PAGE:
The Asian Development Bank (ADB) has approved a $150 million loan to Uzbekistan to increase the access of livestock farmers and entrepreneurs to finance, markets, and veterinary and other animal health services, which will help increase their productivity and contribution to the national economy.
“Livestock farmers and entrepreneurs in Uzbekistan are facing difficulty in increasing scale and scope of operations, productivity, and profits,” said ADB Principal Natural Resources and Agriculture Economist for Central and West Asia Mr. Bui Minh Giap. “ADB’s assistance will help address some key binding constraints the sector faces and support the government’s strategy in agricultural diversification and innovations.”
The livestock sector remains significant to Uzbekistan’s overall economic growth, accounting for 40% of the country’s agriculture and about 8% of total gross domestic product. However, Uzbekistan’s trade deficit in livestock products remains at $75.2 million in 2017. Producers and entrepreneurs along the livestock value chain are also finding it difficult to access finance, with aggregate livestock lending of local banks accounting for only 1.0% of their total portfolio. Access to veterinary services and livestock research for farmers and business owners are also hard to come by due to lack of manpower and resources.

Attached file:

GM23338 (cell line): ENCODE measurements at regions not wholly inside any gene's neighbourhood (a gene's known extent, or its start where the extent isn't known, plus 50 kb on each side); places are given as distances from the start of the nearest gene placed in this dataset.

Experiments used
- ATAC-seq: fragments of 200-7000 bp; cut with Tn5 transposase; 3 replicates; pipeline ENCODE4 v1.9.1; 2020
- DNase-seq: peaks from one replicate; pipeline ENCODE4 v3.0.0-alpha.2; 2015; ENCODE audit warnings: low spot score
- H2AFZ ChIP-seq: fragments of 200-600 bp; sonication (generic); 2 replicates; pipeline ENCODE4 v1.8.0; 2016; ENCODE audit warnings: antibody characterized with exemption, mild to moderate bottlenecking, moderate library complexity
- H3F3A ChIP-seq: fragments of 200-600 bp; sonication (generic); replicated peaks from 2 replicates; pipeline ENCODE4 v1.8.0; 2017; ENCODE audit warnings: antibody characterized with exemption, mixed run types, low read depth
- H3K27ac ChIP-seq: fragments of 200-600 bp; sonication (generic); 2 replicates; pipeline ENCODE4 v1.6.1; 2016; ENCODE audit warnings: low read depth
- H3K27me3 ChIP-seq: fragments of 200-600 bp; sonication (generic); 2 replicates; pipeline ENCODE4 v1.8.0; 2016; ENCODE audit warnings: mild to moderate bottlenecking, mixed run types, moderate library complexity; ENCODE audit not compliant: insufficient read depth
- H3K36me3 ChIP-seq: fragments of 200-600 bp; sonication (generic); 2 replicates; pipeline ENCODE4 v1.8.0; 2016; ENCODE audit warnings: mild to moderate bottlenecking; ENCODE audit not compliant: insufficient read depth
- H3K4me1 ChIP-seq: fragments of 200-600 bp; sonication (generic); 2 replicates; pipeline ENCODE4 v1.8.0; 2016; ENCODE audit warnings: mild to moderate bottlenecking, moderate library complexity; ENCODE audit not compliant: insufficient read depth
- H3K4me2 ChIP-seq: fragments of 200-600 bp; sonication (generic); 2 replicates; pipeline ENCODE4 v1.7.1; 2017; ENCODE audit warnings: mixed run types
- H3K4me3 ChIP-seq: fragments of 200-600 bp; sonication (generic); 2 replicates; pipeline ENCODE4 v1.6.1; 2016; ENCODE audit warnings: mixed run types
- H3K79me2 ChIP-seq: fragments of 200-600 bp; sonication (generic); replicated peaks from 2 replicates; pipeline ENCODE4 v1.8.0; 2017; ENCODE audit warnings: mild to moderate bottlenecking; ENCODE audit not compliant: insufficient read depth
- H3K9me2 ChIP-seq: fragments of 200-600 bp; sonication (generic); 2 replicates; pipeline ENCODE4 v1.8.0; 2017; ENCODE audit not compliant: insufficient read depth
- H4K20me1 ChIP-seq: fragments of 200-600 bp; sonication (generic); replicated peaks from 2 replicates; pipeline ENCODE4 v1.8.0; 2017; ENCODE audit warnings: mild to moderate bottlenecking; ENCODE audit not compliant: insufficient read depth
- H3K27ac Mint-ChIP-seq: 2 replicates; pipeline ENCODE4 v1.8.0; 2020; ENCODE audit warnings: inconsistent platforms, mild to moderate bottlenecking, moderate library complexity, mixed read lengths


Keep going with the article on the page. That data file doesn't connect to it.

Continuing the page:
Of ADB’s total lending to the Livestock Value Chain Development Project, $146 million will be earmarked to participating financial institutions so they can extend much-needed, market-based bank financing for producers, processing enterprises, input suppliers, and service providers (including veterinary services) in the livestock value chain. Subborrowers should have a maximum asset value of $50 million at the time of application and should be involved in livestock production, marketing, processing, input supply, and service delivery. This improved access to finance will help increase the sector’s productivity, capacity, and sustainability.
The remaining $4 million loan for the project, meanwhile, will focus on the development of private sector veterinary practices in Uzbekistan, including improved access to clinical veterinary service as well as animal management, health advice, and drug administration. Specifically, this will include education and training programs for veterinarians in both the public and the private sector; the establishment of a veterinary association to ensure industry best practices and guidelines; and demonstrations of private veterinary practice delivery in the country. The project will also help improve capacity of participating financial institutions in developing livestock lending strategies and loan products.
The project is expected to be completed by the end of 2024.